A few days ago I posted the parable of the injured bird. Recounting that allegory brought a torrent of momentous, much loved, timeless Infinitian fables flooding into my mind. Unfortunately, most of them were God 69’s parables, all of which involve explicit oral sex. I won’t repeat them here lest this blog get a triple-X rating, preventing me from preaching the gospel of Infinitiaty to children and, thereby, recklessly abandoning them on their path to one God or another’s hell. We wouldn’t want that, now would we?
Fortunately, one respectable fable poked its head above the prurient parable morass that swamped my mind. This parable, which comes from God 28, generally goes by the name of The Parable of the Mitt. It speaks poignantly of beloved mitts and what happens when one gets stolen.
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In biblical times, a boy named Tryggvard lived in the holy land of what is now called Norway, but was then known as Solvild. Tryggvard’s father was a quite justifiably humble shepherd who enjoyed nothing more than tending and being intimate with his sheep in the privacy of his own barn or pasture. Tryggvard’s mother, who rarely went outside, particularly during the winter, was almost always barefoot and pregnant.
Tryggvard’s mother’s near-constant pregnancy made the sheep jealous, without much reason as it turns out. It also made the women in Solvild suspicious of their husbands’ activities because the townsfolk knew that Tryggvard’s father rarely laid down with anyone but his sheep.
For the benefit of their neighbors, Tryggvard’s parents often pretended to love Tryggvard. Winters in the town in Solvild where Tryggvard and his family lived were frigid; damned frigid. Thus, to show their feigned love for Tryggvard, Tryggvard’s father forfeited some of his precious wool, which his mother knitted into the warmest mittens imaginable. His parents gave the mitts to Tryggvard as a birthday present that was intended to suffice for at least his next ten birthdays.
Beloved Mitts, Minus One
One day, a young girl, Heidborg, who was three grades behind Tryggvard in his school, stole one of his beloved mitts. She threw it down the pit that served as the school’s latrine. (It was biblical times and none of the Gods had yet told God One’s creations how to build flush toilets). Heidborg then took a crap and a piss on the mitt and encouraged all of her schoolmates to do the same, thereby banishing Tryggvard’s thought of recovering his mitten.
When Tryggvard returned home after school his parents saw that he was short a mitt. They demanded to know what happened to it. Embarrassed to admit that he had been bullied by a little girl three years his junior, not to mention by all of his other defecating and urinating schoolmates as well, Tryggvard told his parents that an indigent orphan had passed through town with inadequate winter garments. Tryggvart claimed that, taking pity on the orphan, he had shared his wealth by giving the orphan one of his mittens.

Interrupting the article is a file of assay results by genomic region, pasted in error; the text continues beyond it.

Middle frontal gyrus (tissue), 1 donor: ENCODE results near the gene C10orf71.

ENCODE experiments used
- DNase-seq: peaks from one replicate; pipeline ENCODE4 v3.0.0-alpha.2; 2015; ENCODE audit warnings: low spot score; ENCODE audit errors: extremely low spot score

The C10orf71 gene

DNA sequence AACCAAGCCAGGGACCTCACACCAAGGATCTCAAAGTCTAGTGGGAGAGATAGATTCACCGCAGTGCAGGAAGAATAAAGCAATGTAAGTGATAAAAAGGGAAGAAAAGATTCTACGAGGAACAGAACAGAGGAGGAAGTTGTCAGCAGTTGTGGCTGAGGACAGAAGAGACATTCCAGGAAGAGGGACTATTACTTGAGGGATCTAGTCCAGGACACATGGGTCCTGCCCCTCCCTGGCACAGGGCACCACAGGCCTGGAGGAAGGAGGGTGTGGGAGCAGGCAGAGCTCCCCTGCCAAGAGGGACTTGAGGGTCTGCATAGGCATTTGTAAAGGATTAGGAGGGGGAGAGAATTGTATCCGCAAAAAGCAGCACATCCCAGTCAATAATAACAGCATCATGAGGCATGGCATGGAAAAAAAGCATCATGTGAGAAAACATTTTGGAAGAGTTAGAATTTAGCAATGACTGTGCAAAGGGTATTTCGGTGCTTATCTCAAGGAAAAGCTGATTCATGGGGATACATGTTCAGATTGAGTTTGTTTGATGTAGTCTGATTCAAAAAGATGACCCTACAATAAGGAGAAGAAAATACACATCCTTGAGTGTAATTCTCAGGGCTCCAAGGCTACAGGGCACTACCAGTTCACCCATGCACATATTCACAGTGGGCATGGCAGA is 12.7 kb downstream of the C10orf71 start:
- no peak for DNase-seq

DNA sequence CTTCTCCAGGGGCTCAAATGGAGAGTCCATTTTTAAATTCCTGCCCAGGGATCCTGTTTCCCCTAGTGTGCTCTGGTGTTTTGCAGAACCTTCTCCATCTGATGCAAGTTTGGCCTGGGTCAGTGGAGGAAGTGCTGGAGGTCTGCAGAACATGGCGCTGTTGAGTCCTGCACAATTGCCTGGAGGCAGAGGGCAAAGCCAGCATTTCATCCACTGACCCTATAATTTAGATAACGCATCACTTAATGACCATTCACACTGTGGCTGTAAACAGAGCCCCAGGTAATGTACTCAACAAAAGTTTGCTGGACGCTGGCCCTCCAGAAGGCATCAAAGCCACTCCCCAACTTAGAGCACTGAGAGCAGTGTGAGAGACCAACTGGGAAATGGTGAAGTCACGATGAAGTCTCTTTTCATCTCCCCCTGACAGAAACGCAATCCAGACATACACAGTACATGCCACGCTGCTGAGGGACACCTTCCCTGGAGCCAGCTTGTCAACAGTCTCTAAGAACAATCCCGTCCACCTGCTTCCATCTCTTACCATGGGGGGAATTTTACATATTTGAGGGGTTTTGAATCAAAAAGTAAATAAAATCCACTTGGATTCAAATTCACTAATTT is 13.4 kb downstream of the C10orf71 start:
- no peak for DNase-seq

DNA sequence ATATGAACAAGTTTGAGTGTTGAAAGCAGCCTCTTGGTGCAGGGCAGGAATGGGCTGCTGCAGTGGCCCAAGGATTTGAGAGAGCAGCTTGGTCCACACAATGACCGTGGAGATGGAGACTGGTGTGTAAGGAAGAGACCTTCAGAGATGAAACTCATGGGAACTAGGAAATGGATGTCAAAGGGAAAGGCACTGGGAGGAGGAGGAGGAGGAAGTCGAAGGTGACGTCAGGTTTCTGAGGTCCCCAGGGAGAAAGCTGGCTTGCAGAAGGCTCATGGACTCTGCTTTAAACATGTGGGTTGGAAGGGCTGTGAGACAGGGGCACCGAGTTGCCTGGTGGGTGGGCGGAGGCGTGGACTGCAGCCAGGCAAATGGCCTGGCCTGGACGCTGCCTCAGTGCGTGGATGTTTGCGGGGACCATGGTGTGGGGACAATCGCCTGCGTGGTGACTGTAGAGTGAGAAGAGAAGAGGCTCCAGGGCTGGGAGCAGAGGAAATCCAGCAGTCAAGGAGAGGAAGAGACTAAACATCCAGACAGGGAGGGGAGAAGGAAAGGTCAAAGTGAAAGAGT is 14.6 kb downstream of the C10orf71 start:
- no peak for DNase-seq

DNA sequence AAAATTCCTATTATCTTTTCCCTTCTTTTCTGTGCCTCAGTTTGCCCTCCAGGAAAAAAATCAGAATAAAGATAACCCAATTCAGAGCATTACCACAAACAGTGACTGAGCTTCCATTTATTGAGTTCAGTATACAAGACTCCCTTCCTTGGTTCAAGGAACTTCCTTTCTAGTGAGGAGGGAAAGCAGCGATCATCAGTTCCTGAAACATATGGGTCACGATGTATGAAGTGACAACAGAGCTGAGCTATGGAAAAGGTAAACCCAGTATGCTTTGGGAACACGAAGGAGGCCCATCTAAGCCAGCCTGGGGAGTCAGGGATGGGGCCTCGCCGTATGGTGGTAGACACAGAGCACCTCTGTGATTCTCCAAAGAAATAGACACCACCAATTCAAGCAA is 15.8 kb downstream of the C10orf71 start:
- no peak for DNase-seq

Tryggvart’s mother said, “Well isn’t that just freaking wonderful! It took me a whole day to knit both of your mittens. I’ll be damned if I’m going to spend a half a day knitting you another one. You can just suffer the consequences of your actions, young man.”
His father added, “You gave a complete stranger something made from my precious wool, one of your beloved mitts, without charging anything for it? What an effing ungrateful wretch you turned out to be! Your mother is right, you deserve whatever you get in this frozen, god-forsaken wasteland!”
Tryggvart replied, “Don’t worry, mommy and daddy. All of the girls at school said that if my hand gets cold while we’re playing together outside I can warm it by sticking it up under their parka or down their snow-pants.”
These were obvious lies. Strangers, orphaned or otherwise, never came anywhere close to Solvild if they could possibly avoid it; and they could always avoid it. And none of the girls in Tryggvart’s school would allow Tryggvart to play with them, let alone cop a feel. Nonetheless, Tryggvart’s parents were sufficiently dimwitted to believe their son.
That very night, as he often did, Tryggvart snuck out of the house after midnight and crept cautiously to the barn. Standing outside on what was the coldest night in Solvild’s history, he positioned his eye in front of a hole in the barn wall so he could spy on his father cavorting with his sheep.
Tryggvart was so engrossed that he didn’t notice that, without one of his beloved mitts, his exposed hand had frozen and fallen off. The flash-freezing numbed the pain until he returned home and thawed out. Then the agony was so great that he shrieked ungodly shrieks for hours on end. The pain eventually subsided, but it never vanished. Normally just a dull throbbing, it would occasionally flare up to remind him excruciatingly of his folly.
Tryggvard lived the remainder of his one-handed days in utter misery.
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The moral of this story is that no God—not a single one of the infinite number of Them—will lift a finger to save your hand if you bear false witness to your mother and your father. You might have a shot if you lie to only one of them, but forget about it if you lie to both of them simultaneously.